“…certain parties may have been privy to RFP prior to formal distribution…”
Questions are being raised about the tendering process for Bahamas Power and Light’s (BPL) planned new power plant which, if left unanswered, could possibly compromise the legitimacy of the soon-to-be-signed contract between the utility company and Shell North America (NA) for a liquified natural gas (LNG) plant to solve New Providence’s electricity woes.
A document obtained by Eyewitness News points to alleged flaws in the requests for proposal (RFP) process for the new power plant.
A letter from the Bahamas Chamber of Commerce and Employers Confederation (BCCEC) dated June 28, 2018, and addressed to the attention of BPL Executive Chairman Darnell Osborne, outlined eight points of contention in the tendering process.
The letter which was signed by BCCEC Chief Executive Officer (CEO) Edison Sumner and copied to the minister of works and the Utilities Regulation and Competition Authority (URCA), pointed out that several BCCEC members expressed concerns about the RFP for 80 megawatts of short-term power generation (Tender No. 978.17) and supply of fuel oils (Tender No. 983/17).
The first concern addressed in the letter was the fact that the RFP was said to be specific to short-term power generation and fuel oils, despite public communications by BPL which confirmed that the contract awarded is for the construction of new energy plant facilities and regasification facilities.
“Given that the Request for Proposal did not specifically address the requirements for the contract ultimately awarded, the BCCEC requires clarification on how bids that include proposals for energy plant facilities and regasification facilities could be reasonably compared and evaluated, if there was no uniform basis for the response to the Request for Proposal,” the letter claimed.
Additionally, the BCCEC said while the RFP was dated October 16, 2017, two addenda dated October 10, 2017, and October 12, 2017, which predated the actual RFP, were included in documentation issued.
“The inclusion of the pre-dated addenda,” the letter claimed, “as opposed to modification of the Request for Proposal, unfortunately, gives an impression that certain parties may have been privy to the Request for Proposal prior to formal distribution and the addenda were the result of queries or input from those parties.”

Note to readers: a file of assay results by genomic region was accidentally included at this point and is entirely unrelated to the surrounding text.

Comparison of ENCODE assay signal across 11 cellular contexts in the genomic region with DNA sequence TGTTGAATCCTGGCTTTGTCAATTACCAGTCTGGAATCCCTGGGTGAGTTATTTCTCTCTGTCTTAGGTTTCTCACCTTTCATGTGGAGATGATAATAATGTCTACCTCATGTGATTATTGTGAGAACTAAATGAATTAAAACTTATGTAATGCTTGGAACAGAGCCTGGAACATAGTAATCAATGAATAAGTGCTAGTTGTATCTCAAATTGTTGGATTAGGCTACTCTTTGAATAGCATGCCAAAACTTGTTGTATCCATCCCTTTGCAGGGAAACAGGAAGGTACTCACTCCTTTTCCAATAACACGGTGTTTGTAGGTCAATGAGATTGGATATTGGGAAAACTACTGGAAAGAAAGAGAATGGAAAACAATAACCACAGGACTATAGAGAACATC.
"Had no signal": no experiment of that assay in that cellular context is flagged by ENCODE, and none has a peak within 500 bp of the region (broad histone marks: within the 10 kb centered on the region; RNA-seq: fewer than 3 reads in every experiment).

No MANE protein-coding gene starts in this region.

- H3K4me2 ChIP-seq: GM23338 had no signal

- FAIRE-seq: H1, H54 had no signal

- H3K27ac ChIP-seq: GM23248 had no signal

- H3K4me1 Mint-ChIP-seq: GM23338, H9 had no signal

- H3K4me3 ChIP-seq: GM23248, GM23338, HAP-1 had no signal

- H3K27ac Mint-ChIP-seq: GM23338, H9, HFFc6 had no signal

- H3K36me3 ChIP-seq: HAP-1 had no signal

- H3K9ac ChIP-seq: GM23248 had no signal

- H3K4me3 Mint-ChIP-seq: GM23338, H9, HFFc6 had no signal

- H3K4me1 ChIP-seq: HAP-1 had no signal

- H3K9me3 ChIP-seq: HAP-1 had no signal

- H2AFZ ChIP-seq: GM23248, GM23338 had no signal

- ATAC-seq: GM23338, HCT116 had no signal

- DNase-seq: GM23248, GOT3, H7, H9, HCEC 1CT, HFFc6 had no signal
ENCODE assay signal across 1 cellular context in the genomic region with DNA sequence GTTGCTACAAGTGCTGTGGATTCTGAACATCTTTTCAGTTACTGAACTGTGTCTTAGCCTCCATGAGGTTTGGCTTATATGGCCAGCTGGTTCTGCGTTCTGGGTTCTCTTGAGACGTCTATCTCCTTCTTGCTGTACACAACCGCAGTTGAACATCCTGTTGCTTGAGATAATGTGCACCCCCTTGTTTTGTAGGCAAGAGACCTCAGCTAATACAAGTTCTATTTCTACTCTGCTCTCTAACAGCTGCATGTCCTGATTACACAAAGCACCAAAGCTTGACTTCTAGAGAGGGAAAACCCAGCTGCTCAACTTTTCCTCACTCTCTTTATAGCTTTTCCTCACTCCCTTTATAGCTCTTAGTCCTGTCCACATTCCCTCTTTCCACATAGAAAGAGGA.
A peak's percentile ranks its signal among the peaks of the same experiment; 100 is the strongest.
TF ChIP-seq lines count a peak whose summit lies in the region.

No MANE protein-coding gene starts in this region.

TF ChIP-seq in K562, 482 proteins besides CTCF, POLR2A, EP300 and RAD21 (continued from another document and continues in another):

The BCCEC’s letter also points to the RFP’s encouragement of site visits. However, it said, “…responses to questions posed by bidders contradicted the Requests for Proposal, and advised that site inspections were not being entertained in the process.”
The BCCEC also claimed that the timeframe of 18 days for responses to the RFP is not consistent with timeframes granted for similar-sized projects and initiatives, “and would favour parties that may have participated in earlier requests for proposals performed by or on behalf of BPL.”
The selection of Clifton Pier as the site for new power generation and regasification facilities, the BCCEC said, raises significant concerns given the environmental issue experienced at the site.
The BCCEC said it is reasonable to expect that such environmental issues are fully resolved prior to utilization of the site and asked that BPL confirm whether or not such resolution is a precondition of the site utilization.
The letter also points to the apparent engagement of Canadian consulting firm Sancon Consulting (Sancon) to support BPL in the process.
The letter goes on to claim that the firm indicated that the responses to the RFP were not “comparable”, which was reportedly largely due to the failure to include specific requirements for long-term power generation in the RFP.
Further, the BCCEC called for greater details on the nature of the engagement performed by Ernst and Young (E&Y), the firm which the letter outlines was hired to assess the bidding process, as publically disclosed by Works Minister Desmond Bannister.
“While summary comments were made that the process was managed fairly, greater details of the nature of the engagement performed by E&Y and full findings should be provided to key stakeholders, including the BCCEC,” the letter said.
More than that, the BCCEC claimed that there was an advantage for one company based on fuel selection.
“Specific to Tender No. 983/17, the BCCEC understands that the specified fuel is unique to a particular petroleum company, which inevitably would have an advantage in such a tended process,” the letter continued.
The BCCEC further requested clarification in relation to reasons for the alleged restriction of fuel types, as well as what steps were taken to “mitigate against any undue advantage being given to particular bidders.”
Up to the publishing of this article, attempts to reach Osborne for comment proved unsuccessful.
Eyewitness News understands that the chairman may be out of the country.
The works minister told the media last week that the deal for the new power plant could be signed as early as this week.
The LNG plant by Shell NA is expected to meet New Providence’s long-term energy needs.
Bannister also said recently that government was fully committed to the solution offered by Shell, which he said, was the best option at the time when all bids were evaluated.